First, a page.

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Cabinet yesterday approved a modified draft version of a long-awaited capital control law. The law aims to legalize and standardize the ad-hoc banking restrictions that were illegally imposed on depositors after Lebanon’s financial crisis was triggered in 2019. Modifications to the draft included a change in the composition of the capital control committee, which is in charge of the law’s implementation. Prime Minister Najib Mikati and Economy Minister Amin Salam were replaced with two economic experts chosen by Mikati, in addition to a judge. Finance Minister Youssef Khalil will chair the committee while central bank Governor Riad Salameh, who was recently charged with illicit enrichment, also stays put. Deputy Premier Saade Chami said the committee will now serve for a maximum of two instead of three years. The draft capital control law will now be sent to Parliament, where it will likely be discussed at the committee level before being voted on. A joint parliamentary committee on Monday rejected the previous version of the capital control law for “defects” in form and content. The version increased the central bank’s power, granted a blank check to the banking industry on any local or international lawsuits related to money transfers and made the distinction between “fresh dollars” and pre-April 2020 foreign currency accounts.
Lebanon’s central bank yesterday extended Circular 161 once again even as the gap between the Sayrafa rate and the parallel market rate continues to widen. First issued on Dec. 16, Circular 161 was created following the dizzying deterioration of the lira, which at one point in January reached LL33,700 to the US dollar. The mechanism of releasing unlimited amounts of US dollars in the market through banks seemed to achieve its desired effect in the first two months of the year, when the gap between the Sayrafa rate and the parallel market rate narrowed to around 2 percent, down from an average of 15 percent in the preceding six months, with the exchange rate settling around LL20,500. However, financial statements published in mid-March by the central bank revealed the bank is running out of breathing room. Meanwhile, the much-maligned BDL governor did not show up to a government meeting to which he was summoned to explain matters related to financial and monetary policy. While no formal statements have been released, rumors abound about a search for Salameh’s potential successor to steer Banque du Liban. The lira is currently trading around LL24,400 to the US dollar on the parallel market against a Sayrafa rate of LL22,050 to the US dollar.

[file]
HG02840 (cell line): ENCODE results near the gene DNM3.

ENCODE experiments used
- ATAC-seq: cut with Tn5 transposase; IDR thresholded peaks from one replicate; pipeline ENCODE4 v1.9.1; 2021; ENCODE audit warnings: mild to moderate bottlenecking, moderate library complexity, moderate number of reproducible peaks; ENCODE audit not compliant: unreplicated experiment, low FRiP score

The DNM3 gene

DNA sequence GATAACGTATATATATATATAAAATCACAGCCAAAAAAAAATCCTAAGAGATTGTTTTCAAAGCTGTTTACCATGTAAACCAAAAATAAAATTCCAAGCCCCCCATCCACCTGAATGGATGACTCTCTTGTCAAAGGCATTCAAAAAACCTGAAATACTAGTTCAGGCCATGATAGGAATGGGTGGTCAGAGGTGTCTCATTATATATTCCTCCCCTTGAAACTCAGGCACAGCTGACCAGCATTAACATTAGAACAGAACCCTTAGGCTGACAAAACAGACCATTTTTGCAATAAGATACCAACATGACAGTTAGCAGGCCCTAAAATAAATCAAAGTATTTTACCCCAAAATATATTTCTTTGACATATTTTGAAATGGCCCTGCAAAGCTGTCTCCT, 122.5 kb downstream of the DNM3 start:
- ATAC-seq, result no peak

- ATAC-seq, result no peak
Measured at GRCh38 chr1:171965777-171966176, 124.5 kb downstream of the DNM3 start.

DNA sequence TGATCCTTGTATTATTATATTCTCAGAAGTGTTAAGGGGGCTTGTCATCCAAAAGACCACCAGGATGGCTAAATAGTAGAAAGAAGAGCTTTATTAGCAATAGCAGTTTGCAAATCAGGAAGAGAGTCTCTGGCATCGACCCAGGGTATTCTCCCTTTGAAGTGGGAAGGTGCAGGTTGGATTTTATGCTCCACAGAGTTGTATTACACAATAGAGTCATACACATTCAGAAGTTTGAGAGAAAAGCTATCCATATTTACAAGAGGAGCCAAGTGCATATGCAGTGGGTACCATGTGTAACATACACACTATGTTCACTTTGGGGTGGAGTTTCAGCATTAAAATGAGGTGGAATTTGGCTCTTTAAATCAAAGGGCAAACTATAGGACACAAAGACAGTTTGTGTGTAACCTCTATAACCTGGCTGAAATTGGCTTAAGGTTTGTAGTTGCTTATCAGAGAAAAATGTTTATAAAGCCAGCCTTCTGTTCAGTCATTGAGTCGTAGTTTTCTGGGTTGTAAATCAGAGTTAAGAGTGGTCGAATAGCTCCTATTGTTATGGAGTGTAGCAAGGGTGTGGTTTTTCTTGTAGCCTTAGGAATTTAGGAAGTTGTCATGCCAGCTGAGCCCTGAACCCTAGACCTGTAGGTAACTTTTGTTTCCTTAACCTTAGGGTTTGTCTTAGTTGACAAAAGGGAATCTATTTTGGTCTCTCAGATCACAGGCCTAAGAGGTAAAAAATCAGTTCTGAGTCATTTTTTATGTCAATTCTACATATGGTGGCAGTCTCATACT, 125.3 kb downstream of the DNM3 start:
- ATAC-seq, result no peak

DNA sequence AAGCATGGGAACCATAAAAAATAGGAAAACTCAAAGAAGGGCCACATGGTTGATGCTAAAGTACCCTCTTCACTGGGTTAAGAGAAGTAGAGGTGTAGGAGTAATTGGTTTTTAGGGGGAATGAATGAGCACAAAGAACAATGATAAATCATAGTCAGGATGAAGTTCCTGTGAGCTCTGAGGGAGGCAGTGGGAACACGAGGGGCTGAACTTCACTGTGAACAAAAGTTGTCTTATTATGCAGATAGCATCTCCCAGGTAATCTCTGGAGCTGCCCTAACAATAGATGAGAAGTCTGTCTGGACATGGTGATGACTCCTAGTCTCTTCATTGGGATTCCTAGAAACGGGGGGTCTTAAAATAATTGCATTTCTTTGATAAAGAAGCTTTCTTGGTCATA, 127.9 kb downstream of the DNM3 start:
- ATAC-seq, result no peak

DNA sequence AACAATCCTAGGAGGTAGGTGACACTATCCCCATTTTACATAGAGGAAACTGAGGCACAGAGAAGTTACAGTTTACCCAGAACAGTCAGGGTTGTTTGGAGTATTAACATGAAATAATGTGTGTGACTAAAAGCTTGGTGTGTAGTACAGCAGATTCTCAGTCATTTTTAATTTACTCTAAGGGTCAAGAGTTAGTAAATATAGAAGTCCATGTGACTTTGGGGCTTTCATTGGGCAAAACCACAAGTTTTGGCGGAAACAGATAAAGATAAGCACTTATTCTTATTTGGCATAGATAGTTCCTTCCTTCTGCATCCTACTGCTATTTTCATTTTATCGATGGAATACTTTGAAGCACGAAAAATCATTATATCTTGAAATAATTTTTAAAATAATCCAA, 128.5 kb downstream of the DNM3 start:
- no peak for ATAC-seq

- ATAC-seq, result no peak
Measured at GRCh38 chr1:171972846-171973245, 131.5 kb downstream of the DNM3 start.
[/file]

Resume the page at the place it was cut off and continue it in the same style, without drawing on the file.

The Lebanese Foreign Ministry on Wednesday called the evacuation of Lebanese citizens who fled from the Russian invasion of Ukraine a “success.” However, this assessment contradicts several testimonies shared by Lebanese citizens who were stranded in Ukraine and were forced to evacuate to neighboring countries on their own. Several hundred Lebanese citizens who fled Ukraine were repatriated during the month of March, many of whom were stranded there or in neighboring countries for several days. Lebanese businessmen who hold Ukrainian nationality or are otherwise linked to the country are known to have paid for the repatriation of their fellow Lebanese citizens, as the government struggled to mobilize after the conflict erupted.
The Lebanese American University yesterday announced the dollarization of its tuition fees. The president of the university Michel Elias Mawad said that with the Lebanese currency’s constant devaluation, “the economy is moving to dollarization, so we have to collect our revenues in the same currency.” He acknowledged that the move does risk “having attrition on the number of students” but emphasized that the university has “obtained $100 million to help subsidize the tuition of students.” Mawad also said that LAU is working on opening a branch in Iraq and other countries “for the purpose of getting dollar revenues for the university to keep standing.” Although LAU’s student council vice president said the university administration assured the council that most students who are unable to afford the increased tuition will be granted financial aid, many LAU students reacted with shock to the announcement, with some saying the decision will force them to transfer to a more affordable university.
In case you missed it, here’s our must-read story from yesterday: “Abuses against the LGBTQ+ community explode in crisis-stricken Lebanon.”